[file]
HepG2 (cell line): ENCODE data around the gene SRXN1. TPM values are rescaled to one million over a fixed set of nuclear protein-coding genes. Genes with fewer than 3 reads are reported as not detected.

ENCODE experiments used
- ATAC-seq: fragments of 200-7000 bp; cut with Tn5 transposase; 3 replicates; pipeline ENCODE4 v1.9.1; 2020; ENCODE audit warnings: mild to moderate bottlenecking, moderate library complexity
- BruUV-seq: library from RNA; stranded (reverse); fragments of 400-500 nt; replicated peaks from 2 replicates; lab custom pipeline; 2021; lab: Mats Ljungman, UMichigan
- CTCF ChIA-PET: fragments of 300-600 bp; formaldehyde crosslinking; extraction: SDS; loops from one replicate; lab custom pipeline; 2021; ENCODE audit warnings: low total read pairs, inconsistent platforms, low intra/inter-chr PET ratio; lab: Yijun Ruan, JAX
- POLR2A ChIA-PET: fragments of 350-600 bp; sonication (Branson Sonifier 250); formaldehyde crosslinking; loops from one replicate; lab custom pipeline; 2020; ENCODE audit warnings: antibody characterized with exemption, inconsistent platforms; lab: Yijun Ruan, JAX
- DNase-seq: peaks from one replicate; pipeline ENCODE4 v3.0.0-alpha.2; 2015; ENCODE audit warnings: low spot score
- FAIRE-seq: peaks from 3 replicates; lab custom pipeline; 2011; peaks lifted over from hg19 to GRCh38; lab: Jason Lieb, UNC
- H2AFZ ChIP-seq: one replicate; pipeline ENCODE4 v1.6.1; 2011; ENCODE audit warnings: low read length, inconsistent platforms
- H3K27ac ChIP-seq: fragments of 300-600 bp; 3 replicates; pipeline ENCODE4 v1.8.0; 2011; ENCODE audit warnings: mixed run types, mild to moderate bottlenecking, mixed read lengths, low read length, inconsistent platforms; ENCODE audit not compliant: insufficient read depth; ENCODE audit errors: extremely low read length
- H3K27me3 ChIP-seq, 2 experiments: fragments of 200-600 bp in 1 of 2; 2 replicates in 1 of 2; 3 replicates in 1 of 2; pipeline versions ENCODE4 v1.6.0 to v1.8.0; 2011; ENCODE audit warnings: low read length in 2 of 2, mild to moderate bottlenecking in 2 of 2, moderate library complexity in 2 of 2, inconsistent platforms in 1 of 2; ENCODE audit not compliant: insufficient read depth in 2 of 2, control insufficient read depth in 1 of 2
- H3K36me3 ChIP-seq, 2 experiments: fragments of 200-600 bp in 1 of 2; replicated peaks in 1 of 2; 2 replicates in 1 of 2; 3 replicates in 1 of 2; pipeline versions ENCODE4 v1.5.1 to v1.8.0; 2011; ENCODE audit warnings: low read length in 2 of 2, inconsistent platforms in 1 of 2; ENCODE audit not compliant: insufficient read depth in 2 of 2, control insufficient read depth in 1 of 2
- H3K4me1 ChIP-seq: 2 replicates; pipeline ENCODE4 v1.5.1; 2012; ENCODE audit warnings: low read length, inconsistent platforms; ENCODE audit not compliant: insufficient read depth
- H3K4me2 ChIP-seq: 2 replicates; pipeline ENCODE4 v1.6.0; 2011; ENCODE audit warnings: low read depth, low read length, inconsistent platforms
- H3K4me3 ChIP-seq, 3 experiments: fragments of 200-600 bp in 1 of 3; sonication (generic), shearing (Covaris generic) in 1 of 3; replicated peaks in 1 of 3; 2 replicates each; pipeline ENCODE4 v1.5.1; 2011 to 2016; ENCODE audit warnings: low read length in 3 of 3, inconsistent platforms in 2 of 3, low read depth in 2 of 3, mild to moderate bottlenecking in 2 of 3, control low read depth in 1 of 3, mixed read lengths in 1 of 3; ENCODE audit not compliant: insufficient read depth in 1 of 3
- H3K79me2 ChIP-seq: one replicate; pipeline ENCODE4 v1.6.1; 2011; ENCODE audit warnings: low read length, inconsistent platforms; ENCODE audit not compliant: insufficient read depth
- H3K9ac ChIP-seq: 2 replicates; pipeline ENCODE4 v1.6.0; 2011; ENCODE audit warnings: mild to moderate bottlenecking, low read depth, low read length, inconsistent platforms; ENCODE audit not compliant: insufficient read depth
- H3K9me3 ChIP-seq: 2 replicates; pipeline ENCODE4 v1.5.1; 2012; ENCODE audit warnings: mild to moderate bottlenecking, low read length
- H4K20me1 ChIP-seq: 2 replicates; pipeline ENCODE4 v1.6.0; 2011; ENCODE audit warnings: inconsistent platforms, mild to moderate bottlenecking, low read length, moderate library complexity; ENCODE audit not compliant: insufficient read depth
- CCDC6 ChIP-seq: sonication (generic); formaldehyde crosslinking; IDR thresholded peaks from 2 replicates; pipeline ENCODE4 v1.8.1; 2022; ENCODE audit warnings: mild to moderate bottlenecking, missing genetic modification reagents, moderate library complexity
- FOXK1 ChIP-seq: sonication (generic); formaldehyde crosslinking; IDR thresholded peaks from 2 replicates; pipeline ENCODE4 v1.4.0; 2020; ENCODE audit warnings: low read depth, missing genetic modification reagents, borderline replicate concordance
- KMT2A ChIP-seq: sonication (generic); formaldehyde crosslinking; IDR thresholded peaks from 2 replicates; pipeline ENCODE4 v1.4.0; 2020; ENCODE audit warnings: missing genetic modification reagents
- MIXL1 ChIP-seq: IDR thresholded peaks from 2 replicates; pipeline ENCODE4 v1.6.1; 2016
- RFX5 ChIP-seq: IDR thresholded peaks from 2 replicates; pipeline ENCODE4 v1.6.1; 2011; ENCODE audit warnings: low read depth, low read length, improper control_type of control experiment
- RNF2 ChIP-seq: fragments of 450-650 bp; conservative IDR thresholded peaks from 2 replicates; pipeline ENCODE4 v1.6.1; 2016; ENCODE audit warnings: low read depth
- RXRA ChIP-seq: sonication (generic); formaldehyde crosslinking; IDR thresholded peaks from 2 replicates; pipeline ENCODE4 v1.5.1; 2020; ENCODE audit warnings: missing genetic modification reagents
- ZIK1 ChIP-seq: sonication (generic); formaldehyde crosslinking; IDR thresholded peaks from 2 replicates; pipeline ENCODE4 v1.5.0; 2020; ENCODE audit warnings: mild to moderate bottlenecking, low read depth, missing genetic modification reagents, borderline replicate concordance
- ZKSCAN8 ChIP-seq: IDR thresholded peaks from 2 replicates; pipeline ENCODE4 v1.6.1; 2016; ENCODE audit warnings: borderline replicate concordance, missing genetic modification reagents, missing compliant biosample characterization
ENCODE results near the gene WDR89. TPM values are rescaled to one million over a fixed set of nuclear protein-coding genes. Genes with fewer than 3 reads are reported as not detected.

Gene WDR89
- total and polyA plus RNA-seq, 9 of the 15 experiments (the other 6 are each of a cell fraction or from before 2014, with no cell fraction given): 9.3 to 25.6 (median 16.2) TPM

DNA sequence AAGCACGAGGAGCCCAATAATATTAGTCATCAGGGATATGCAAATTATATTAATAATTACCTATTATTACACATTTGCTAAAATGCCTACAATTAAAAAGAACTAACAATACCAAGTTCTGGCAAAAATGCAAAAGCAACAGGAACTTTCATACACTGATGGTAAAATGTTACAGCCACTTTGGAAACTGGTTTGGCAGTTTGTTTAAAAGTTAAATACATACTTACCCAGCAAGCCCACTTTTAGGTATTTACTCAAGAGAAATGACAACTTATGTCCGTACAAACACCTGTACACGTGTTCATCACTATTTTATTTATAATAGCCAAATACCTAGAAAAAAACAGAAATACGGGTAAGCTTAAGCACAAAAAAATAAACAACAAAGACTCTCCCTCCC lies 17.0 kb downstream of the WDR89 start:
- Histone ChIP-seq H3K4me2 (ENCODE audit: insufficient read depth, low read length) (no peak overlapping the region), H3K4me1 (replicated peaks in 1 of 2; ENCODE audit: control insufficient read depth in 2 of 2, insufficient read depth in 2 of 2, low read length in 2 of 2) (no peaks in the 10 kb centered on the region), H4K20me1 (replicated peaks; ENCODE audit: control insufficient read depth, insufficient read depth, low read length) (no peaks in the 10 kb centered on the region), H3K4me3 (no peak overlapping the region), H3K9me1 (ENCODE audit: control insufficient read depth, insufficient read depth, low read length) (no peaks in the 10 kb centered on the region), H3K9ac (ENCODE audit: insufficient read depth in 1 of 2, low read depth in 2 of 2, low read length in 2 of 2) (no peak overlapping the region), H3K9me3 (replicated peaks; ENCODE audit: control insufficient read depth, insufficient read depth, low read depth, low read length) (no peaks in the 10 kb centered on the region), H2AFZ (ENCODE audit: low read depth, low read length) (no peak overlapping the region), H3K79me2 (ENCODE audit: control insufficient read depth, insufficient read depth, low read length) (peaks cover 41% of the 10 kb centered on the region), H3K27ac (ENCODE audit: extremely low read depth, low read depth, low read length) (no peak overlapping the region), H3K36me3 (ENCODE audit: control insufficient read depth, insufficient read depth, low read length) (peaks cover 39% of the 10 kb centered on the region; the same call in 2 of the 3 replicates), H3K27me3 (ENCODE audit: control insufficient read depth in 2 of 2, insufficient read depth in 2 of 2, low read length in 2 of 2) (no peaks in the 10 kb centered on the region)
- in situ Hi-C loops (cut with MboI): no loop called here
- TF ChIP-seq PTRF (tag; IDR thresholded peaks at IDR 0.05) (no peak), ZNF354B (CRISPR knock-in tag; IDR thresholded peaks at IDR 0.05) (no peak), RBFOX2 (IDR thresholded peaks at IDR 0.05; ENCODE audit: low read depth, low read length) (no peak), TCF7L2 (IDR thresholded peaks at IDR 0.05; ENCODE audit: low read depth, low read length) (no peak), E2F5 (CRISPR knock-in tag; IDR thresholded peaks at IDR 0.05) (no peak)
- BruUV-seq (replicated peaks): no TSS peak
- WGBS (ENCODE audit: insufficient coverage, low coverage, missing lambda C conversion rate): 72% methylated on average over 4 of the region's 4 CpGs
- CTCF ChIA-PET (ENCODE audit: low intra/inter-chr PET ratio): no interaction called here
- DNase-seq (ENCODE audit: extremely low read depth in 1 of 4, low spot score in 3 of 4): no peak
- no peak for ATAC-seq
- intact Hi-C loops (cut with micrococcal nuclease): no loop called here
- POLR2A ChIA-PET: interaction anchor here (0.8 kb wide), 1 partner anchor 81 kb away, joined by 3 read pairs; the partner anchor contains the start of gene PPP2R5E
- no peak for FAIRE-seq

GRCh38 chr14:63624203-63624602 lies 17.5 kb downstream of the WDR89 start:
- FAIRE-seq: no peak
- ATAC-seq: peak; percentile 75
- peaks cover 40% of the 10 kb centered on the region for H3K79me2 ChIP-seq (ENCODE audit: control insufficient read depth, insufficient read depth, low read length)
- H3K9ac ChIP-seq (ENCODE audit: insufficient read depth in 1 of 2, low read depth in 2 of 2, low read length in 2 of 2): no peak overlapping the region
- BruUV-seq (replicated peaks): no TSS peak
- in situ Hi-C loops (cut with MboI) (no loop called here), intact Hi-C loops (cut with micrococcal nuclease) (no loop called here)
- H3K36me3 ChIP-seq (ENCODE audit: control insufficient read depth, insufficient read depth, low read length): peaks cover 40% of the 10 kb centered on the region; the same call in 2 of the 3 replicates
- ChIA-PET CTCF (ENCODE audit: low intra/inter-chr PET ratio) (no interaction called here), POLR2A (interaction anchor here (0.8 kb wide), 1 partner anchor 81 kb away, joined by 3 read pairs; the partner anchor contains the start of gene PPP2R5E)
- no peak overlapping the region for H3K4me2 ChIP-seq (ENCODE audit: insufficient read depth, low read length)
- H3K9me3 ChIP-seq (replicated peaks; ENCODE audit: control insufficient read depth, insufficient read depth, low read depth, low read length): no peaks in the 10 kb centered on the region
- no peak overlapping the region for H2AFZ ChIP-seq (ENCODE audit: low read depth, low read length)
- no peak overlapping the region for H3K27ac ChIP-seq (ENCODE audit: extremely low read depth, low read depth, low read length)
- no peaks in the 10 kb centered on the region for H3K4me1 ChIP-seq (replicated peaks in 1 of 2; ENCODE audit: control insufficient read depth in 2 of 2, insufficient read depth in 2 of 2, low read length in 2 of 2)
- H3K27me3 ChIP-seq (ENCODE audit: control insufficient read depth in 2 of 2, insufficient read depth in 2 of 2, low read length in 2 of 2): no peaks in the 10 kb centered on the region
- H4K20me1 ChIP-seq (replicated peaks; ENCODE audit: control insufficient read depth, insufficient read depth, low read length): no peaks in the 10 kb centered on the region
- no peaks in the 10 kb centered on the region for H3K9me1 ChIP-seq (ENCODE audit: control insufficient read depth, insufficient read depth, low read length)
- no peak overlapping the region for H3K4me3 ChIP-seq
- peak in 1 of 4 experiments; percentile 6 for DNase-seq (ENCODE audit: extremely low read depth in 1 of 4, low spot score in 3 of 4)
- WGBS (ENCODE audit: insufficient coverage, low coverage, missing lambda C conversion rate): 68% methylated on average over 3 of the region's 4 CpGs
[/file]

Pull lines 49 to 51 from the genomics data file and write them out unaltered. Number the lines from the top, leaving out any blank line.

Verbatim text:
- BruUV-seq (replicated peaks): no TSS peak
- in situ Hi-C loops (cut with MboI) (no loop called here), intact Hi-C loops (cut with micrococcal nuclease) (no loop called here)
- H3K36me3 ChIP-seq (ENCODE audit: control insufficient read depth, insufficient read depth, low read length): peaks cover 40% of the 10 kb centered on the region; the same call in 2 of the 3 replicates